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Suspected theater gunman James Holmes, 24, makes his first court appearance.
The nation got its first look at “The Dark Knight” massacre suspect — but not a word — when he was hauled before a judge in a Colorado courtroom today.
James Holmes slumped in a jury box chair next to his attorney Tamara Brady, silent and his unshaven face expressionless. His hair was still dyed orange and red for the advisement hearing. He was wearing a maroon jailhouse jumpsuit and rarely made eye contact with anyone. He alternated between looking straight ahead with a fixed gaze and downward, his eyes drooping.
One of those in the Aurora courtroom was the father of shooting victim Alex Teves, who sat in the front row with his eyes locked on the 24-year-old former doctoral student accused of gunning down 12 people and wounding 58 others at the packed midnight Friday premiere of the "The Dark Knight Rises." In all, 25 victims remained hospitalized Monday morning, with 9 people in critical condition, NBC News reported.
Holmes' hearing lasted no more than 12 minutes before he was led out of the courtroom in handcuffs. He is being held without bond and will likely be formally charged at his next hearing on Monday, July 30. It could take a year before he stands trial, District Attorney Carol Chambers said outside the courtroom.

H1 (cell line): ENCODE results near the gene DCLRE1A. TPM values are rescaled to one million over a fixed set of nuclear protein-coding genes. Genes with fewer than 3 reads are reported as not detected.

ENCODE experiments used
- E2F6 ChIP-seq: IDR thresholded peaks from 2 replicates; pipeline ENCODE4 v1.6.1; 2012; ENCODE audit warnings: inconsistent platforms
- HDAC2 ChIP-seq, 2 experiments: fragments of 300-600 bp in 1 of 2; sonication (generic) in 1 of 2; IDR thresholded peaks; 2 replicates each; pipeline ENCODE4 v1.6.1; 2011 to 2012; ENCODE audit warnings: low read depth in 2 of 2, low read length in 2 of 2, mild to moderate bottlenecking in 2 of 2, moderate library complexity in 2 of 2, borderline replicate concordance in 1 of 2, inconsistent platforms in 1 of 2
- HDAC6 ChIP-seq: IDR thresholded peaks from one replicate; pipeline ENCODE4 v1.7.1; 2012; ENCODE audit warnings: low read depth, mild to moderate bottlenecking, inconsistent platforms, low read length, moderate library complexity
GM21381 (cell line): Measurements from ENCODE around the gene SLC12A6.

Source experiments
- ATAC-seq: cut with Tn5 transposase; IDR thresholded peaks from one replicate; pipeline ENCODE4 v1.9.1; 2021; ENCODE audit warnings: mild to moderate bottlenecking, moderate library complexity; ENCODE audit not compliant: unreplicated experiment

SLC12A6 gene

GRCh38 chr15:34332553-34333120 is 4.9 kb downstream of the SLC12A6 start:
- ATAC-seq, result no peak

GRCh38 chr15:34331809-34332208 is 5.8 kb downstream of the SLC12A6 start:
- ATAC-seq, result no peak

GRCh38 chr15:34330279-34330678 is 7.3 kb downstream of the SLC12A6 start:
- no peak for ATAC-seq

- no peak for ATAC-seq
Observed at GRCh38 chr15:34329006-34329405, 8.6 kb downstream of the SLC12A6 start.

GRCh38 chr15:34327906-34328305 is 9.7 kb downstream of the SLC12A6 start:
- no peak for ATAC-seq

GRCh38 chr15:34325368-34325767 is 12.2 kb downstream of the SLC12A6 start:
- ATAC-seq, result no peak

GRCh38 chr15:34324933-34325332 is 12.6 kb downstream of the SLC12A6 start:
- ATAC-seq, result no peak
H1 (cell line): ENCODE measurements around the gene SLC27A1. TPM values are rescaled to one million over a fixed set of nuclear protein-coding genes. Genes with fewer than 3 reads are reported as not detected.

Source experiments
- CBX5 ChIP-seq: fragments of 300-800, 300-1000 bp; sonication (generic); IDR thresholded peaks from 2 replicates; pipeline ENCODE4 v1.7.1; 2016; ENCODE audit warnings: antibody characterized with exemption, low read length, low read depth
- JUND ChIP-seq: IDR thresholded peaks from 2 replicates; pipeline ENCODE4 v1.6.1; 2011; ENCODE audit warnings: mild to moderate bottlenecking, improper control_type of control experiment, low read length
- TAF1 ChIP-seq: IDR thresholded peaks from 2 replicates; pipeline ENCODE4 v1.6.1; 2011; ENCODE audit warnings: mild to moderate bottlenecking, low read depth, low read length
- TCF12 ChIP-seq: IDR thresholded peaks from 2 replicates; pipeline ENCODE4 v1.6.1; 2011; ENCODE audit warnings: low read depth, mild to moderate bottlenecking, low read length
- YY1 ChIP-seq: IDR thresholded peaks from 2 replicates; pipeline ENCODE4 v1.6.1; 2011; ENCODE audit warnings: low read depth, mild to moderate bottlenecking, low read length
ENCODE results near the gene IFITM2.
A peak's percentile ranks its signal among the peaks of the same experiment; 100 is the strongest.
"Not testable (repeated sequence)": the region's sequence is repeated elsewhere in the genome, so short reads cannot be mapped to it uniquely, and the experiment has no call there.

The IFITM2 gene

The suspect had dyed his hair orange and red before the massacre then told police he was the Joker, one of the supervillains from the Batman saga, according to authorities.
Asked about Holmes' subdued demeanor, Chambers said she did not know if he was on any medication.
Chambers said Holmes could face the death penalty over the movie massacre, but her decision would be made in consultation with victims' families and could take months.
Holmes is being held in solitary confinement at a detention facility about 13 miles from Aurora's Century 16 theaters, site of the killings, and is refusing to cooperate, authorities said.
Aurora Police Chief Dan Oates said Holmes has "lawyered up" since his arrest in the parking lot outside the Century 16 just after the rampage.
Lisa J. Damiani, an attorney representing the family of the accused killer, told the media Monday that the family was doing "as well as they can under the circumstances," and were receiving a lot of support from their church.
Asked if the family stands by James Holmes, Damiani responded, "Yes they do, he's their son."
She explained that Holmes' mother, Arlene Holmes, first heard of the shooting when a reporter called and woke her up at 5:45 a.m. on Friday.
"The family wants to reiterate that their hearts go out to all the victims" and their families, Damiani said.
She refused to provide information about the family's whereabouts, citing concerns for their safety, and declined to discuss the family's relationship with James Holmes.
Holmes allegedly set off gas canisters in the early minutes of the new Batman film, then sprayed the room with bullets while dressed all in black and outfitted in body armor and a gas mask. Witnesses said that at first they mistook the gunman for a planned part of the show — but then “mass chaos” broke out. Amid the terror, there emerged stories of heroism: theatergoers who sacrificed themselves to protect their loved ones.
The gunman's semiautomatic assault rifle jammed during the attack, forcing him to switch to another gun with less firepower, a federal law enforcement official told The Associated Press. That malfunction and weapons switch might have saved some lives.